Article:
About private prisons

In a way, private prisons seem a relatively new development, but the ugly foundation of private prisons is deeply ingrained in U.S. history.

The government “detains” or imprisons or incarcerates or warehouses human beings under some “legitimate” rationale while private individuals financially benefit from the business of keeping that group of people locked up.

Sometimes the stated rationale is explicitly punitive, as in the criminal justice system, and sometimes the rationale is framed as benevolent action (rehabilitation), as in the juvenile justice system.

In the immigration context, the government has offered a mixture of these and other to justify “detention,” but right now the U.S. Department of Homeland argues that women and children need to be detained because they pose a threat to national security.

Private prison companies benefit from a quota set by the U.S. Congress that requires ICE to “detain” 34,000 per day. See, for example, this article by Nick Miroff, “Controversial quota drives immigration detention boom,”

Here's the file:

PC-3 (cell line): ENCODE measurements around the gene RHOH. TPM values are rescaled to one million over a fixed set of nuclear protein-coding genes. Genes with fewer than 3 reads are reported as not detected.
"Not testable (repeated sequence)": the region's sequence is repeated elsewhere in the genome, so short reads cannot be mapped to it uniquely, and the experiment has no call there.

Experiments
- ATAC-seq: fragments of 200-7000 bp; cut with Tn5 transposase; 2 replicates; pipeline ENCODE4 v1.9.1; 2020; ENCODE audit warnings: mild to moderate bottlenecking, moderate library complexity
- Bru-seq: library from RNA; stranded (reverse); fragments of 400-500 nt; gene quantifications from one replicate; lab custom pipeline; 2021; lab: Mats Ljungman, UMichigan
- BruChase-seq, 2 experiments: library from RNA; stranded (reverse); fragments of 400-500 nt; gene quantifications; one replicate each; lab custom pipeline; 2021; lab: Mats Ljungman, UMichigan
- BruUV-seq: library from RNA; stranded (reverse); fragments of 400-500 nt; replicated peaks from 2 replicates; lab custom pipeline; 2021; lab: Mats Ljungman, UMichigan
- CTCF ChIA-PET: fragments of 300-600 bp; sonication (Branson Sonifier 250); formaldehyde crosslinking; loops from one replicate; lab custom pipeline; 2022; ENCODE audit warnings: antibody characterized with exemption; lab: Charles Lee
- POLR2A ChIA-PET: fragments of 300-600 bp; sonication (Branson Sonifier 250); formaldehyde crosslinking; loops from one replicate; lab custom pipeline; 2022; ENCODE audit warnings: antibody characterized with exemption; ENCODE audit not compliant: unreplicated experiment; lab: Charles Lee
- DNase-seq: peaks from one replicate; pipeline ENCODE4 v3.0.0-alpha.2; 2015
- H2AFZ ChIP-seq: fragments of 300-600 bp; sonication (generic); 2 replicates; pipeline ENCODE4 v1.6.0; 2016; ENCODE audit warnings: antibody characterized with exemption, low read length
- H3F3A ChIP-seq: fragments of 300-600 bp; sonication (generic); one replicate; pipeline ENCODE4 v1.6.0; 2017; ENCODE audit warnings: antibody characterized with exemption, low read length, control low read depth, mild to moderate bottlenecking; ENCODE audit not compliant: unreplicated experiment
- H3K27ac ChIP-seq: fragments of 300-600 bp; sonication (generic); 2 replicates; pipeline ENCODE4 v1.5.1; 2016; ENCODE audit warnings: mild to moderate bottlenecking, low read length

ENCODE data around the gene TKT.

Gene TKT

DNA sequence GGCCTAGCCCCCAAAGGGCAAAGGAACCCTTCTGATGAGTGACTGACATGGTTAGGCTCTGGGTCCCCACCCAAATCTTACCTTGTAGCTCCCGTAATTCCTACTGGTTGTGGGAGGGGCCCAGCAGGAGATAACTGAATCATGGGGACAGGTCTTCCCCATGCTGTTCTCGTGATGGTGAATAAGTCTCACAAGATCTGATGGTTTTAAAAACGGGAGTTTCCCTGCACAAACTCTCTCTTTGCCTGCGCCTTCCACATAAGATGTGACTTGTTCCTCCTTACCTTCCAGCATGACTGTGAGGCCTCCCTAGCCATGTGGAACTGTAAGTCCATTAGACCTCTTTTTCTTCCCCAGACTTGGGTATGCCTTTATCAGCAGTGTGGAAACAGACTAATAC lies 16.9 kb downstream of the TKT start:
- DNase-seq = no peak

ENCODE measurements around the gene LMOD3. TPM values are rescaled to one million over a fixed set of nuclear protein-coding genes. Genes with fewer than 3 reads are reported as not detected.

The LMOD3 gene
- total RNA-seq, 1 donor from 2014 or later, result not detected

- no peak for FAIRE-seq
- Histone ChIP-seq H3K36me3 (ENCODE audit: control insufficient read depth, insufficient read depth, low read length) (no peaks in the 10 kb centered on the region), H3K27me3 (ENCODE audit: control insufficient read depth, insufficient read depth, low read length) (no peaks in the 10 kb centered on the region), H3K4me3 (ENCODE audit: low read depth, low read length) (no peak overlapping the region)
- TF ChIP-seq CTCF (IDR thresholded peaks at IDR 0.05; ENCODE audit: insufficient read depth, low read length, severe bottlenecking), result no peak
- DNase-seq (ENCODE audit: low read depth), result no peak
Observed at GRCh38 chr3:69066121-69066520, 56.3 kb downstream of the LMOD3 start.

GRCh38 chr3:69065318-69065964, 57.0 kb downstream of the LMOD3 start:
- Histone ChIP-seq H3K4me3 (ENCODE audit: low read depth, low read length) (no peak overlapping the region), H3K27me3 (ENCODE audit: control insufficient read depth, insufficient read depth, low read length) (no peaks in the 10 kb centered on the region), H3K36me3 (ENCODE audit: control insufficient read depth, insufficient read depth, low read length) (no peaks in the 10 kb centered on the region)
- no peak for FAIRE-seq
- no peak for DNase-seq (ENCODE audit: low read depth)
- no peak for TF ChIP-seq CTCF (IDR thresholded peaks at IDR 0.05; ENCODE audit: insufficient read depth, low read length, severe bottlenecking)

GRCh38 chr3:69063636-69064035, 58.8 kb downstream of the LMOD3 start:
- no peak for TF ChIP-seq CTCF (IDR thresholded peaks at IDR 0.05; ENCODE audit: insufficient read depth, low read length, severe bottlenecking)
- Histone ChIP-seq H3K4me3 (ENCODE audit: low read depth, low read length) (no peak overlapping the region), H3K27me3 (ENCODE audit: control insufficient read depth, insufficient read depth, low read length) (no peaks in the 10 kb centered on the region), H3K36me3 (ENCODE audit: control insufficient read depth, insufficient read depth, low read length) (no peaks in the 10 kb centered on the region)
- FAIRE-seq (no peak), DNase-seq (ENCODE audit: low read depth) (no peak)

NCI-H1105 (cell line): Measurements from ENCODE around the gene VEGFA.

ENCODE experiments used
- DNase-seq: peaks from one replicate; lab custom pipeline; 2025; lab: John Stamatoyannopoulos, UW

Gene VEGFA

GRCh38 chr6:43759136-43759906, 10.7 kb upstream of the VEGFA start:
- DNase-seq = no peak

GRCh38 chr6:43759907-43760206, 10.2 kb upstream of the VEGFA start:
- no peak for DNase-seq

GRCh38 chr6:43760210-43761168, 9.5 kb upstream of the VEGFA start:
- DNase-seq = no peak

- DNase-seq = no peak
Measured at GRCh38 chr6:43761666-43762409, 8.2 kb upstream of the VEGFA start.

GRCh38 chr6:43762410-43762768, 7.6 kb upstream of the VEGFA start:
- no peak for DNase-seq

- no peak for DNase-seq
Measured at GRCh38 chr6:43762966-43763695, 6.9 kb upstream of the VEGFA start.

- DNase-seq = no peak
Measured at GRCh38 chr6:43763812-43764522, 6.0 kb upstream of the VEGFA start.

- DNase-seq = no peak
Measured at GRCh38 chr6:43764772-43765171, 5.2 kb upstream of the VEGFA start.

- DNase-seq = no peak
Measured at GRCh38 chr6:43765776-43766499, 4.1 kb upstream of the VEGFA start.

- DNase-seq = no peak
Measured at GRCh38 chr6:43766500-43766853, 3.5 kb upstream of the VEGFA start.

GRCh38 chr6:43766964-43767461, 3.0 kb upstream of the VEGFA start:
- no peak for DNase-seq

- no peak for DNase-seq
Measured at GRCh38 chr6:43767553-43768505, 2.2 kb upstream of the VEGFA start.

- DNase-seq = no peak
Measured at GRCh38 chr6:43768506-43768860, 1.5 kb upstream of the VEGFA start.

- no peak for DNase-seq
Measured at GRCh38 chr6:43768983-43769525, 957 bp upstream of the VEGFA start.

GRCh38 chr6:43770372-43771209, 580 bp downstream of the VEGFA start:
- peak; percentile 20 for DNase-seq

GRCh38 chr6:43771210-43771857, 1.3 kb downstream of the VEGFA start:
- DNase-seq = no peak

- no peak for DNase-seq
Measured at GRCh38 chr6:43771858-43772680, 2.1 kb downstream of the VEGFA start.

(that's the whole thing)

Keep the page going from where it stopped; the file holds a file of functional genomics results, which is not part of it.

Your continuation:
(Last accessed November 14, 2014), reporting in 2013 from the “brightly painted Karnes County Civil Detention Center.”

For perspectives on the private business of detaining immigrants specifically:

Cuentamé, “Immigrants for Sale,” June 23, 2014

Detention Watch Network

The Business of Detention

The following links will take you to organizations working to expose and resist the private prison industry.

Grassroots Leadership


Corrections Project

You may also be interested in the following short articles:

Rina Palta, Why For-Profit Prisons House More Inmates of Color,” NPR, March 13, 2014

Andy Kroll, “This is How Private Prison Companies Make Millions Even When Crime Rates Fall,” Mother Jones, September 19, 2013, last accessed November 14, 2014

And for more in-depth analysis of the private prison industry:

Sarah Stillman, “Get Out of Jail, Inc.,” The New Yorker, June 23, 2014, http://www.newyorker.com/magazine/2014/06/23/get-out-of-jail-inc>

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